The Fourth Amendment offers protection from an illegal search. This is why the police will often ask for your consent, but, if not given that consent to search your home, they can get a warrant. Under the amendment, this warrant can allow the police to search the home even without your permission.
What you might be wondering, however, is if there are any limitations. If an officer does produce a valid warrant, does that mean they can just come into your home and look wherever they want? What are they allowed to do?
What is the scope of the warrant?
Thankfully, the Fourth Amendment itself does address this. It says that warrants can be used as long as they focus on “particularly describing the place to be searched, and the persons or things to be seized.”
So it depends entirely on what that warrant says about where the police are allowed to conduct their search. If the warrant says that they can look in the entire home for the objects that they’re seeking, then they’re allowed to do so. But if they actually got a warrant to search your garage or nearby buildings, then they can’t also search your home. They have to respect the scope of that warrant.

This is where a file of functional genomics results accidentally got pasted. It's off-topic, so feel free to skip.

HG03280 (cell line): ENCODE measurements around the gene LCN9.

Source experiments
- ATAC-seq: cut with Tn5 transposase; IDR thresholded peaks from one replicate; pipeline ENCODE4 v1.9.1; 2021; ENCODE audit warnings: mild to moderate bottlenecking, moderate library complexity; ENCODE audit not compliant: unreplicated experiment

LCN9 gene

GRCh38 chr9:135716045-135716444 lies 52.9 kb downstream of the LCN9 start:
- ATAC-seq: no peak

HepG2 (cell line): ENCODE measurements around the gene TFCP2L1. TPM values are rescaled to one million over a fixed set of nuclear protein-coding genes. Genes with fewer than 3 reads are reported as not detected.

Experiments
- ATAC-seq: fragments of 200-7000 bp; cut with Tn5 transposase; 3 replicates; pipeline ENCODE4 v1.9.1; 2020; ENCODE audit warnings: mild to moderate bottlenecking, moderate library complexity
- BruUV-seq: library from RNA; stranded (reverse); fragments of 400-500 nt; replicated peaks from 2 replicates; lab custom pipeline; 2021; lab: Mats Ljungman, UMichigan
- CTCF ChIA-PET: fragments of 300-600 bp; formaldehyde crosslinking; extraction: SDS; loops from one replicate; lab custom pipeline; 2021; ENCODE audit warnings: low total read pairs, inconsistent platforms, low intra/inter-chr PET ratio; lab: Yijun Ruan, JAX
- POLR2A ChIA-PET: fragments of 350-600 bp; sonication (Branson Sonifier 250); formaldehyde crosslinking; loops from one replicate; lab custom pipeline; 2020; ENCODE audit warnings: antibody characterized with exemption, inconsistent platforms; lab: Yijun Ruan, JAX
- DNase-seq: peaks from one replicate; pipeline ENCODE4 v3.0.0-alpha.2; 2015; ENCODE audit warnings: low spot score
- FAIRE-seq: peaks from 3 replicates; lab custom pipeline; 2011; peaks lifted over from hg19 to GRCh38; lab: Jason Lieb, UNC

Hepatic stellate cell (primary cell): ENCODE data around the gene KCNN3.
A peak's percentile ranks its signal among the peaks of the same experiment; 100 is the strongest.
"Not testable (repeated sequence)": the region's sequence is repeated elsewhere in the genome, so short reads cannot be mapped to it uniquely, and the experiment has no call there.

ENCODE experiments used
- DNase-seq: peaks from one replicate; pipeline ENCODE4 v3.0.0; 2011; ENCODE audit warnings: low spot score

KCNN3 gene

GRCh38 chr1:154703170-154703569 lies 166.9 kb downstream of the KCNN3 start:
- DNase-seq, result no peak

You’ll note that the warrant is also supposed to specify what the police are looking for or who they’re seeking to arrest. That doesn’t mean they can’t find other evidence in plain view or something of this nature, but they have to carry out the warrant properly in regard to these limitations.
If you have been involved in an arrest, it’s important to understand all of your criminal defense options and your legal rights.